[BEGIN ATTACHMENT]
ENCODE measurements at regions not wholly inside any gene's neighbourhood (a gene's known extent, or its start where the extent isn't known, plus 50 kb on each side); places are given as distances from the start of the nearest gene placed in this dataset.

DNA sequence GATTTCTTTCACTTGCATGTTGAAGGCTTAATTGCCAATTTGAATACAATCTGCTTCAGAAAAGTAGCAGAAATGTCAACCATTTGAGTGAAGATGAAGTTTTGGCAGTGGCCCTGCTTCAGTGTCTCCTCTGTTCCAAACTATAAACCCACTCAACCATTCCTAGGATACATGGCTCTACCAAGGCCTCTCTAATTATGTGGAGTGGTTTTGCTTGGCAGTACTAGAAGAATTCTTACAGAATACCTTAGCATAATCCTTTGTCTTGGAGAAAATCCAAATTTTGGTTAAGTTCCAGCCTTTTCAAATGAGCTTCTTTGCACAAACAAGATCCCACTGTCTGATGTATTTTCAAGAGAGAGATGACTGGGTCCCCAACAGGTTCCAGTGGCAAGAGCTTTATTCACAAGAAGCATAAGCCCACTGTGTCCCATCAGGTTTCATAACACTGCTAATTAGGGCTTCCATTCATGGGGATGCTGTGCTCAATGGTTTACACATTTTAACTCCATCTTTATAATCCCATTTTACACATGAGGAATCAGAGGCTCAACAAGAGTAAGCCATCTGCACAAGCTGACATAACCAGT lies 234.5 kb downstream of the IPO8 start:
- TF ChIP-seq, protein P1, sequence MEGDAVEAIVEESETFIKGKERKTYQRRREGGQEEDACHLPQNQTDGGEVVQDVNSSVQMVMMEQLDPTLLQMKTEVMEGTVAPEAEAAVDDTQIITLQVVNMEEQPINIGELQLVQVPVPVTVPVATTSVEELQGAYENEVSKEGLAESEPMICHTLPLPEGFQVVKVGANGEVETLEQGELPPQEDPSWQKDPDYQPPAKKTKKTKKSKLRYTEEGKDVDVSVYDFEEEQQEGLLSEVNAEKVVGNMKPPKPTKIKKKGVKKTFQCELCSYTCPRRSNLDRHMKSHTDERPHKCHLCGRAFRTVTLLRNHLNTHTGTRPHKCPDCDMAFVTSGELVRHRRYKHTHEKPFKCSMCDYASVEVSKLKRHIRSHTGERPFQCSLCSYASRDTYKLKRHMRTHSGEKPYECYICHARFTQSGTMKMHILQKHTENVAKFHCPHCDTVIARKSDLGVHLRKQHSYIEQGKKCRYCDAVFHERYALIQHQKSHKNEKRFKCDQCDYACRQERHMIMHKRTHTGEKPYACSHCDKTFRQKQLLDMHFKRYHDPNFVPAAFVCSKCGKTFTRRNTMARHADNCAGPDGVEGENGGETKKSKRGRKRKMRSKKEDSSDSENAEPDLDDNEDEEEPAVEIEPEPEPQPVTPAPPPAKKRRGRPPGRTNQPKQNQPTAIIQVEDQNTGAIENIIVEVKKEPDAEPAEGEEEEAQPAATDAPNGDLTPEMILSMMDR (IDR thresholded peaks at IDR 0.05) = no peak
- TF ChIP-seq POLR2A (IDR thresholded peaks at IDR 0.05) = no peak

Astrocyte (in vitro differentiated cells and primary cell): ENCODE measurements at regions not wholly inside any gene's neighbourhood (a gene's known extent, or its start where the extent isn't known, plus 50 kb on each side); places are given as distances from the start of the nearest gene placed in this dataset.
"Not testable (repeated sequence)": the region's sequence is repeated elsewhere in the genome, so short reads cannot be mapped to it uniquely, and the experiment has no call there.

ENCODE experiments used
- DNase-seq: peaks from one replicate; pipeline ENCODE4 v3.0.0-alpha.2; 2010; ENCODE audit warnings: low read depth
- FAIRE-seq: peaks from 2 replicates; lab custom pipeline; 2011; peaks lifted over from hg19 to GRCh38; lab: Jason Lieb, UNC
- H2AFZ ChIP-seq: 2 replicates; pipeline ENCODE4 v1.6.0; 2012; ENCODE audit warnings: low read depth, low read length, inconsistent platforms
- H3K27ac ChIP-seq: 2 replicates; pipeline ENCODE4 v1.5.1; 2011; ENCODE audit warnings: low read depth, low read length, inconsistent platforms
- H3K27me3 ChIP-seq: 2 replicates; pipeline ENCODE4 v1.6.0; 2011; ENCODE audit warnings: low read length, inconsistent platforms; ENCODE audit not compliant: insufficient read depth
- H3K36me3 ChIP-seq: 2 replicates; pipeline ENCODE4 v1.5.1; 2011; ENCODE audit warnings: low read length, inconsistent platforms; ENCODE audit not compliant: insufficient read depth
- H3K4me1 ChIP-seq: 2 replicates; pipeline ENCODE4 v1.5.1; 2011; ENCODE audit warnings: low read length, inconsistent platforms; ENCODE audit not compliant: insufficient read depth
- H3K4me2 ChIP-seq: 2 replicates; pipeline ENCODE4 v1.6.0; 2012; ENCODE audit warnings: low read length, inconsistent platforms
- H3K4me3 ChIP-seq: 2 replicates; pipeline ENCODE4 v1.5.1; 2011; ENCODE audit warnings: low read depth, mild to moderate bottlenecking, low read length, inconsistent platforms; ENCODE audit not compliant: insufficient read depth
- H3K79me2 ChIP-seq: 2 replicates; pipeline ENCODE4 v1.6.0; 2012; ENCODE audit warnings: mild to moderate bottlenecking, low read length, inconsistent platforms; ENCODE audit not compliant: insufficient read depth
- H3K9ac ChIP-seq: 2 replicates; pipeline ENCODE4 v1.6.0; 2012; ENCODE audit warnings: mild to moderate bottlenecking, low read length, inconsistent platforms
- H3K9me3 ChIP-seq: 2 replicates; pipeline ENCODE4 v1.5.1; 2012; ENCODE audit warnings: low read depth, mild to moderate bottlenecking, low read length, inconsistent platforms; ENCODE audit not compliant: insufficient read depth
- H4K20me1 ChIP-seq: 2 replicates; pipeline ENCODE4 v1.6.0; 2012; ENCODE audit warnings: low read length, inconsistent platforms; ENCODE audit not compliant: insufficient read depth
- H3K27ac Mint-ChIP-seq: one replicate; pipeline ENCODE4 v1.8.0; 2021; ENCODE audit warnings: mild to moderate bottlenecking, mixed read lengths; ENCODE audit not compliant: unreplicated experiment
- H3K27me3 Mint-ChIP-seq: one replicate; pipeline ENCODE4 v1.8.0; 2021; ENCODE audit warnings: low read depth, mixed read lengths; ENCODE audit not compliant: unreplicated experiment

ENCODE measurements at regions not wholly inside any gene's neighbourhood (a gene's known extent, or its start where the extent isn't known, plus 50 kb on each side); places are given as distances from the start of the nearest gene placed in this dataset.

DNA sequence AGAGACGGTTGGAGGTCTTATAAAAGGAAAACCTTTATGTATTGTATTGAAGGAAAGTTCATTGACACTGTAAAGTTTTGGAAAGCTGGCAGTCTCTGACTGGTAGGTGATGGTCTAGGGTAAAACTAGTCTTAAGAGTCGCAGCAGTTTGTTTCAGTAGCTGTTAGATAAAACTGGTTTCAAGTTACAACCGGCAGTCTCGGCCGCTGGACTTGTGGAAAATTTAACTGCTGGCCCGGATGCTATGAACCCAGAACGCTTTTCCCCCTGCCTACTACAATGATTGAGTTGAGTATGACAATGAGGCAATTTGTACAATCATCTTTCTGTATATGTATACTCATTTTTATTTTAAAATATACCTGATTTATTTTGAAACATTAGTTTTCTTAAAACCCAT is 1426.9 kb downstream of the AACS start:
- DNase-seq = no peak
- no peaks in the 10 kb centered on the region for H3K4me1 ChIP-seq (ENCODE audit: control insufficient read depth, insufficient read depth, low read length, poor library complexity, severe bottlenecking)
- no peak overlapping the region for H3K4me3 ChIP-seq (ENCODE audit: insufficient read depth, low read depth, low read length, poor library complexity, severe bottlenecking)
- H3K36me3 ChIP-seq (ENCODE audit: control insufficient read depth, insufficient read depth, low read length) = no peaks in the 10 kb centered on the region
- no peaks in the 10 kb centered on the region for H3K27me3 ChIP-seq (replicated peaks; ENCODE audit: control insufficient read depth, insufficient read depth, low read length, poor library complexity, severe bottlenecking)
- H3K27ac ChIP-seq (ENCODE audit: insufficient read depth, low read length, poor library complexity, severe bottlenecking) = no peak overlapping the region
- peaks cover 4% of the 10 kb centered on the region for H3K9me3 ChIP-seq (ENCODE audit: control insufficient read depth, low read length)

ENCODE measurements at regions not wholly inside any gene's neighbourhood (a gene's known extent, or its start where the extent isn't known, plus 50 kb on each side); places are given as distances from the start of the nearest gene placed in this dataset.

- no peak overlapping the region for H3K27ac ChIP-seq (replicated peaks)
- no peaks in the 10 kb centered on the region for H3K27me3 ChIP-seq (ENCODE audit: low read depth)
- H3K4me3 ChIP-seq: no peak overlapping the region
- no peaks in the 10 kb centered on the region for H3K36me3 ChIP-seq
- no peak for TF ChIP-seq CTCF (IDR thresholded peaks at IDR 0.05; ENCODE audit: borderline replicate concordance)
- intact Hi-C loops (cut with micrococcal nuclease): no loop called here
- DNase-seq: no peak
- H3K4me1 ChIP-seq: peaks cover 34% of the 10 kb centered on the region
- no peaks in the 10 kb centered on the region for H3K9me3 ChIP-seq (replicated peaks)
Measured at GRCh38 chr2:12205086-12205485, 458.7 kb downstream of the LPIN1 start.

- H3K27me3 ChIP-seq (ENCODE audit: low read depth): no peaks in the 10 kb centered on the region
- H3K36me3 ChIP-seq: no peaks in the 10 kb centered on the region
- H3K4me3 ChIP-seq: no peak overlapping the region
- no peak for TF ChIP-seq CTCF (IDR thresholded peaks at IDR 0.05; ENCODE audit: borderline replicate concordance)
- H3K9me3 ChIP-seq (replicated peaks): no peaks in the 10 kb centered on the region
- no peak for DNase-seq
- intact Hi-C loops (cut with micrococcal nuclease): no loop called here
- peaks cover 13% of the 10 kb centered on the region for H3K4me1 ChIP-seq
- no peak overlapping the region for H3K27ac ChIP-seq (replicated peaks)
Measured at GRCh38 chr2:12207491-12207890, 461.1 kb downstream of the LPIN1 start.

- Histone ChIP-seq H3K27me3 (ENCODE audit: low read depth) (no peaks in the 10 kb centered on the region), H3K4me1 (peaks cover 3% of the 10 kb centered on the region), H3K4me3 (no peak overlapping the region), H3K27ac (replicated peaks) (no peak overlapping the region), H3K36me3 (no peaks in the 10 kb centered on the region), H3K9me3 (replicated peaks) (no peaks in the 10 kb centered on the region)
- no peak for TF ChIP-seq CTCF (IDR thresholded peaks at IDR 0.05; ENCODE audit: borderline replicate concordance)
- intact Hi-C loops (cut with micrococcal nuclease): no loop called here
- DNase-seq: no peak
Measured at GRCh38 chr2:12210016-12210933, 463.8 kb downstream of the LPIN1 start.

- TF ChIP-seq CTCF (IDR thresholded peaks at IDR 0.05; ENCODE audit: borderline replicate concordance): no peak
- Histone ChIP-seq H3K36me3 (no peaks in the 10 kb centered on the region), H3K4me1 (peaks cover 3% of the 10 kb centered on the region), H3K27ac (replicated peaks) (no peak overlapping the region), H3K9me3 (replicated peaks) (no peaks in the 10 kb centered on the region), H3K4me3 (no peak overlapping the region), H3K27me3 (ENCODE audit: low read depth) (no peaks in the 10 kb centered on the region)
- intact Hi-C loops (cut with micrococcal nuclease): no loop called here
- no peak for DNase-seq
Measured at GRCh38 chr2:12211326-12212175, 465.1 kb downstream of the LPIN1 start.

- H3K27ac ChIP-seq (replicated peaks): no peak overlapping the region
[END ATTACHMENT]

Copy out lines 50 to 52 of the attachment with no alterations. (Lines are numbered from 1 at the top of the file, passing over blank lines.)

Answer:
- peaks cover 13% of the 10 kb centered on the region for H3K4me1 ChIP-seq
- no peak overlapping the region for H3K27ac ChIP-seq (replicated peaks)
Measured at GRCh38 chr2:12207491-12207890, 461.1 kb downstream of the LPIN1 start.